Canadian economy is recorded as one of the strongest and fast growing economy in the world. In the last two decades, the economy has recorded a fall in unemployment and economic growth, but inflation persists.
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With the economy, engaging in vigorous policy and structural reforms the economy has turn out to be resilient, flexible and well integrated with worldwide markets. In the recent years the economy has be able to overcome both internal and external milestones such as a housing boom, major drought and the economic and financial crisis that had hardly hit the Canadian economy.
The country is endowed with resources and with a diverse primary sector based economy. The main exports are wool, meat, coal, iron ore, gold, alumina, transport and machinery, equipment and wheat. These exports have continued to spur the economic growth since 1788.
The gross domestic product has continuously grown with it approximating to $ 1 trillion in the year 2007. Unemployment rate on the other hand has decline from a high of approximately 11 per cent in the year 1995 to less than 5 per cent in the year 2008.
The service sector leads with an employment rate of seventy five per cent followed by the industrial sector with 21.1 per cent and finally agriculture with 3.6 per cent (Rune, 213).
The Canadian economy has also had a continued budget surplus that the government has use to service its debts. The budget surplus, between the years 2002 and 2007, averaged one and six percent on gross domestic products respectively.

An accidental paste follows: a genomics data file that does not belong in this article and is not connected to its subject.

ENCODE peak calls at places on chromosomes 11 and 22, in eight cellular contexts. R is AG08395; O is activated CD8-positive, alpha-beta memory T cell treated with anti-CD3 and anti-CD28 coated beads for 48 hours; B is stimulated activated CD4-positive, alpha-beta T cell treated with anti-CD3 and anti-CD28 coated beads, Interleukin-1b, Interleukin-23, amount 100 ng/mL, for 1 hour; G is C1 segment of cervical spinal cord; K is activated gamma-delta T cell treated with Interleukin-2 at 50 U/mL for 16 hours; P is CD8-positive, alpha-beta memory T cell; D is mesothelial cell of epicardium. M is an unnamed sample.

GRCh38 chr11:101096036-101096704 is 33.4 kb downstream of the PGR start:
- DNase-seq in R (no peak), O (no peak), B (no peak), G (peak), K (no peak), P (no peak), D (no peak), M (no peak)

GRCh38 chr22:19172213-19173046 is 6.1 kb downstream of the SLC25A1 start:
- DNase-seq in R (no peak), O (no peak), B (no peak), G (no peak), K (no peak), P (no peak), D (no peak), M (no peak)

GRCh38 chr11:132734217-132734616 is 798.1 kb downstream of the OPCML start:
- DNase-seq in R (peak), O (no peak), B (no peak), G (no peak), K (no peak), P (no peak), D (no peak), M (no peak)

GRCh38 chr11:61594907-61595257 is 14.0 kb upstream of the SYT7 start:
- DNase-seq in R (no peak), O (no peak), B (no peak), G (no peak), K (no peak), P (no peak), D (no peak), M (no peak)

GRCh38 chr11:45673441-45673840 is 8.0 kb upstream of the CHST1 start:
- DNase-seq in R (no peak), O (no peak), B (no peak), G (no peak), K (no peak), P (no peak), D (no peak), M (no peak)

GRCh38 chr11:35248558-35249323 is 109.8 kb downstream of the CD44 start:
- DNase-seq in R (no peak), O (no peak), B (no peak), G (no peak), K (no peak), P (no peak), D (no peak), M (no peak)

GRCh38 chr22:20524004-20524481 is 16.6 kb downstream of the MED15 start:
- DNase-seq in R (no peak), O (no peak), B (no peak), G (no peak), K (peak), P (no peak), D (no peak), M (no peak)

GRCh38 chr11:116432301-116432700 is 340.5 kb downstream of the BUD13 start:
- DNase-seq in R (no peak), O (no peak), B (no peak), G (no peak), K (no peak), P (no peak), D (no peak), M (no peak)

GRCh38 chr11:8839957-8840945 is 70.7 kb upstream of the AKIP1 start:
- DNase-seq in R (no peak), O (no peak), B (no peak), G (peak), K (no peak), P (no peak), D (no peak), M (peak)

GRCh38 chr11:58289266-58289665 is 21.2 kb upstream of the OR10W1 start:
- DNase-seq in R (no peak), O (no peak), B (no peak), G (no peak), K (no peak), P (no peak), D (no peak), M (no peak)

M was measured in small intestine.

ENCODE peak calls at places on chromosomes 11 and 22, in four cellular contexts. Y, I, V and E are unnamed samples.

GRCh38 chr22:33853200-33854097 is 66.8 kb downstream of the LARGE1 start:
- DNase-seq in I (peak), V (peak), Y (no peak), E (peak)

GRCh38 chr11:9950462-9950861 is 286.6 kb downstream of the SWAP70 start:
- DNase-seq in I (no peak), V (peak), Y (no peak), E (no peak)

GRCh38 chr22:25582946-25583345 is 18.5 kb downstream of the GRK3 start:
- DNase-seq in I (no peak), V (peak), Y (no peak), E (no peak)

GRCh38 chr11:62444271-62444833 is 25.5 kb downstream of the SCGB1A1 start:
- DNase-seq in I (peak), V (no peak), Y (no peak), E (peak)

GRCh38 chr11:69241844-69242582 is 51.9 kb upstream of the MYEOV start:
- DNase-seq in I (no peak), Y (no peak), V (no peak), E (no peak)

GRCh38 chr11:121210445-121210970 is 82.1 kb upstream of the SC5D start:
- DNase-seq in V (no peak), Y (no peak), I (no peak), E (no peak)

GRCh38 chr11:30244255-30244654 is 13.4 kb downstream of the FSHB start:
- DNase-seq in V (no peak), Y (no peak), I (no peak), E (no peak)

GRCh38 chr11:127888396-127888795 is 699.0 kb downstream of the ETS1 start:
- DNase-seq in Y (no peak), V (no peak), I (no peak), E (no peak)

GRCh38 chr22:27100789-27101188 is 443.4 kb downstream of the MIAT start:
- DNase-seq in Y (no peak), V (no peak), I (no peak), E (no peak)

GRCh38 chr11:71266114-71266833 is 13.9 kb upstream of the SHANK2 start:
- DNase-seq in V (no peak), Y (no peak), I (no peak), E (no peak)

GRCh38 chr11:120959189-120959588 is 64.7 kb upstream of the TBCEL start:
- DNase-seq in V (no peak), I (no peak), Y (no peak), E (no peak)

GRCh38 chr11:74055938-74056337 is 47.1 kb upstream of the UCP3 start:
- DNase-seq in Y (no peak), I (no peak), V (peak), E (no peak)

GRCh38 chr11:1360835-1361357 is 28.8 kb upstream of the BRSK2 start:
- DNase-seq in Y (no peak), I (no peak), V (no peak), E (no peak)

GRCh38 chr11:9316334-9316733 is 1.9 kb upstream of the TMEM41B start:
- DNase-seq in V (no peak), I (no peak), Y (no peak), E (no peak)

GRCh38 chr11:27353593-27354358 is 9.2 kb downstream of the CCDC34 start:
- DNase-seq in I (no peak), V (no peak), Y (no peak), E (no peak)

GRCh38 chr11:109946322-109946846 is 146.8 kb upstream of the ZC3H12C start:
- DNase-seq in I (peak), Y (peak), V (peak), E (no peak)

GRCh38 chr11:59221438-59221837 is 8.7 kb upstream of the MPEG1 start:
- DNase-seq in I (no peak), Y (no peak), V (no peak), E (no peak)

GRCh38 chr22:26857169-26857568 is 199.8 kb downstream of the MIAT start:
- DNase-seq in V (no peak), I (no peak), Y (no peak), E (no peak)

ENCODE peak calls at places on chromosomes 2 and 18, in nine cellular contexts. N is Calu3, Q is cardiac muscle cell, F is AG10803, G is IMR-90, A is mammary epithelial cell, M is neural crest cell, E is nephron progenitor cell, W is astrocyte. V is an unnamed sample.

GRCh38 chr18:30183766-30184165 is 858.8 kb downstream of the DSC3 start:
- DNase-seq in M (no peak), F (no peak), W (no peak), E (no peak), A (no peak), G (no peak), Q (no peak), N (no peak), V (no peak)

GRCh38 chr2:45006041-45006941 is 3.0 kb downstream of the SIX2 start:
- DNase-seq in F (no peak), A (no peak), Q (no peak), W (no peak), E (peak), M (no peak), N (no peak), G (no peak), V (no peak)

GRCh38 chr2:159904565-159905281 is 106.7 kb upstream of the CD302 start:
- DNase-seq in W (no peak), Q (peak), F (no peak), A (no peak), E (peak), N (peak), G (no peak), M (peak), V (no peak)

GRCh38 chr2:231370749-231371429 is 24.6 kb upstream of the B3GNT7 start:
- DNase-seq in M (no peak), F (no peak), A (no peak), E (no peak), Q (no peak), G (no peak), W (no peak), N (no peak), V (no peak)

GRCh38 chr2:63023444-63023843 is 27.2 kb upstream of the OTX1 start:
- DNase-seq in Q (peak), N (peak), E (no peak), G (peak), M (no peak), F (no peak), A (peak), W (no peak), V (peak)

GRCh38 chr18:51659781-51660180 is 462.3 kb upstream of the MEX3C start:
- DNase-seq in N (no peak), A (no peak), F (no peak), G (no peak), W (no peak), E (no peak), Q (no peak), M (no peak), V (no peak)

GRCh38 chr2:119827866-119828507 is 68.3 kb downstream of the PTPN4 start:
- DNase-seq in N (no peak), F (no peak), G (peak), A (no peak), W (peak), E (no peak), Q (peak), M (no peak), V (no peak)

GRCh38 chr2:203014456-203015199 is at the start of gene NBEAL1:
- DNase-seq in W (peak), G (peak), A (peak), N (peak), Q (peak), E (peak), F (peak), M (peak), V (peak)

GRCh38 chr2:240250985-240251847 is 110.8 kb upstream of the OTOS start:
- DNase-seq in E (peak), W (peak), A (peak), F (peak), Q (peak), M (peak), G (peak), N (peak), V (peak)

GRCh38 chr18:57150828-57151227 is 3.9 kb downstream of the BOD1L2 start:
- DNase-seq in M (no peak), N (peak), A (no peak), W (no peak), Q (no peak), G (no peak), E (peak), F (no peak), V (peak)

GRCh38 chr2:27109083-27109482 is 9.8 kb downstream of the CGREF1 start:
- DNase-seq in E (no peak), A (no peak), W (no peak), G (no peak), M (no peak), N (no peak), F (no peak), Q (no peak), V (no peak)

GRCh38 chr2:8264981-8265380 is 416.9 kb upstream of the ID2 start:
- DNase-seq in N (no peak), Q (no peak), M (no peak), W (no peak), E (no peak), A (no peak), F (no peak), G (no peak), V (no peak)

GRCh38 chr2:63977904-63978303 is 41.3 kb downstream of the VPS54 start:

As per the Economic Survey of Canada of 2007, the GDP growth rate has averaged 3 per cent per annum since 2000 and the real GDI (Gross Domestic Income) registering a growth rate of 4 per cent. The proportion of people living below the poverty line has decline up to a point where in the year 2009 none of the Canadian citizen is within the bracket of those below the poverty line.
As part of the countries reform agenda, it has removed trade barriers, liberalized its financial sector, introduced local labor laws, and spreads out its labor market among others. With no trade barriers in the transport, financial and telecommunication sectors, the economy has experienced competition in different sectors.
Canada has a desirable, well-built economy with its GDP per capita equivalent to that of four leading west European economies. Stressing on policy and structural reforms, near to the ground persistent rise in price, a housing boom in the market and growing strong relations with China forms the basis of the economic expansion that Canada has recorded over the past fifteen years.
Until the recent 2008 worldwide financial crises, the above-mentioned factors have been greatly contributing to economic growth. Consumer and industry confidence and soaring export prices for primary agricultural products and raw materials accelerated the economy to a high growth rate level in the recent years.
Shortage of rain, strong currency, and a strong import demand, raised the trade deficit, as the infrastructure holdups and a rigid labor market slowed down the growth in the number of export and stirred up inflation up to the year 2008.
During the 2008 worldwide financial crisis, the economy recorded a remarkable growth through both fiscal and monetary stimulus, buoyant export demands and investors from China together with well performing financial sector contributed to the country’s avoidance of the recession.
The Reserve Bank of Canada as one of the G20 was the initial country to constrict monetary policy right after the financial crisis through the Central bank of Canada that increased its assistance rate in October 2009.